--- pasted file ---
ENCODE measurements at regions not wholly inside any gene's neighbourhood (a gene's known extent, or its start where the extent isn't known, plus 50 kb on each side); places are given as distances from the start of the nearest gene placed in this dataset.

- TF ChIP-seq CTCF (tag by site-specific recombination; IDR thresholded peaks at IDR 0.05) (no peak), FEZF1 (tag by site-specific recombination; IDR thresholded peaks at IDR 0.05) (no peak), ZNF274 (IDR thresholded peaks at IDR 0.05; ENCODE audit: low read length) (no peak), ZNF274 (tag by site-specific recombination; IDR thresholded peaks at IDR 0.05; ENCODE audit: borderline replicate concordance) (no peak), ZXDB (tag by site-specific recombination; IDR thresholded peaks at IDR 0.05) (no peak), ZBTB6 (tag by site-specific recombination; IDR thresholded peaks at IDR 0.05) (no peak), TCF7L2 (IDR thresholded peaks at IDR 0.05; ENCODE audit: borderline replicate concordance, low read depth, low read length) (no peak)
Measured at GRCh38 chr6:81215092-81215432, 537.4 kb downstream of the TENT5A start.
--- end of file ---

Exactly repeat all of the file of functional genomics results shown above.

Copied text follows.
ENCODE measurements at regions not wholly inside any gene's neighbourhood (a gene's known extent, or its start where the extent isn't known, plus 50 kb on each side); places are given as distances from the start of the nearest gene placed in this dataset.

- TF ChIP-seq CTCF (tag by site-specific recombination; IDR thresholded peaks at IDR 0.05) (no peak), FEZF1 (tag by site-specific recombination; IDR thresholded peaks at IDR 0.05) (no peak), ZNF274 (IDR thresholded peaks at IDR 0.05; ENCODE audit: low read length) (no peak), ZNF274 (tag by site-specific recombination; IDR thresholded peaks at IDR 0.05; ENCODE audit: borderline replicate concordance) (no peak), ZXDB (tag by site-specific recombination; IDR thresholded peaks at IDR 0.05) (no peak), ZBTB6 (tag by site-specific recombination; IDR thresholded peaks at IDR 0.05) (no peak), TCF7L2 (IDR thresholded peaks at IDR 0.05; ENCODE audit: borderline replicate concordance, low read depth, low read length) (no peak)
Measured at GRCh38 chr6:81215092-81215432, 537.4 kb downstream of the TENT5A start.